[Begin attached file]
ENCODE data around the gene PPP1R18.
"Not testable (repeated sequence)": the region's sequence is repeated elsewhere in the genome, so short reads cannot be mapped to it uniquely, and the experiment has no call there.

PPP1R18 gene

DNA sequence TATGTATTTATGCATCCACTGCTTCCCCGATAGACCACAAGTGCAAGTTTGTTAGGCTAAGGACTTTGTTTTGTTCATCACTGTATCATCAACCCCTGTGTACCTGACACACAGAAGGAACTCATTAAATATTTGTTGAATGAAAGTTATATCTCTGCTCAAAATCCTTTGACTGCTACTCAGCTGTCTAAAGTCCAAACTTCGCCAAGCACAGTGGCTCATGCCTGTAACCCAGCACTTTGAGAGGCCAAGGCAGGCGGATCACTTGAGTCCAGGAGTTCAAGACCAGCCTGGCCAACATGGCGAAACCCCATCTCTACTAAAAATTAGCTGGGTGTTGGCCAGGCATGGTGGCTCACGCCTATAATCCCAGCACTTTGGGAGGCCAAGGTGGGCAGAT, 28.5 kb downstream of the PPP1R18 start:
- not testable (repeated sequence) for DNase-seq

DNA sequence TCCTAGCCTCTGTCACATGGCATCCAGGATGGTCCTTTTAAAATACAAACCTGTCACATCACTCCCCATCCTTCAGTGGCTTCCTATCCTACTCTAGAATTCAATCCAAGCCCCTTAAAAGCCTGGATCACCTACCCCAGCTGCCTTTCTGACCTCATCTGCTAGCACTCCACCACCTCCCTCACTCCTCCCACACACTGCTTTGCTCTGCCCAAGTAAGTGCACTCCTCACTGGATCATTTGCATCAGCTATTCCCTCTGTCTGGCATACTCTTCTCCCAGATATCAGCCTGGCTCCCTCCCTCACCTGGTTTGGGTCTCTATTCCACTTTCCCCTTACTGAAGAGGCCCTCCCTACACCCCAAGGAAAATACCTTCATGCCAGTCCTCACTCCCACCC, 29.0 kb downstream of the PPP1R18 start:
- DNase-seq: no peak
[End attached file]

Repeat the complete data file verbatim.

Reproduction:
ENCODE data around the gene PPP1R18.
"Not testable (repeated sequence)": the region's sequence is repeated elsewhere in the genome, so short reads cannot be mapped to it uniquely, and the experiment has no call there.

PPP1R18 gene

DNA sequence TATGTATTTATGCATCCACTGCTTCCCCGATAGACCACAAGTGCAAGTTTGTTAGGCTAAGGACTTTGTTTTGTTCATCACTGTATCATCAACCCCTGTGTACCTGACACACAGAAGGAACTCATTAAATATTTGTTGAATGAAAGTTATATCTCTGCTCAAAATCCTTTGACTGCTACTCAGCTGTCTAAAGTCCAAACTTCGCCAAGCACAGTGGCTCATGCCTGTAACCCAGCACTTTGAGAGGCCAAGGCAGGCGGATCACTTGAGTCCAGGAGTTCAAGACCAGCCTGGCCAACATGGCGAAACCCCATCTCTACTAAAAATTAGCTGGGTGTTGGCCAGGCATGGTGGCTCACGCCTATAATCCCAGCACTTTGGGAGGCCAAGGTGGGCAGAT, 28.5 kb downstream of the PPP1R18 start:
- not testable (repeated sequence) for DNase-seq

DNA sequence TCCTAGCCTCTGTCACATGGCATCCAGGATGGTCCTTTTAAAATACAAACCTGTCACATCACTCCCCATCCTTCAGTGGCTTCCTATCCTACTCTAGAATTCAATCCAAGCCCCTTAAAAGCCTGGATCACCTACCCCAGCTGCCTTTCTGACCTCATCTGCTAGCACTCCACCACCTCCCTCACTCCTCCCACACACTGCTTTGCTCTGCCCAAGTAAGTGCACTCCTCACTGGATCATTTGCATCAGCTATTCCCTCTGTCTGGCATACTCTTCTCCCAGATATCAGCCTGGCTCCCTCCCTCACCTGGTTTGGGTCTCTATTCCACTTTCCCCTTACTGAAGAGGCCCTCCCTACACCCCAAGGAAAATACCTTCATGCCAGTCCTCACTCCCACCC, 29.0 kb downstream of the PPP1R18 start:
- DNase-seq: no peak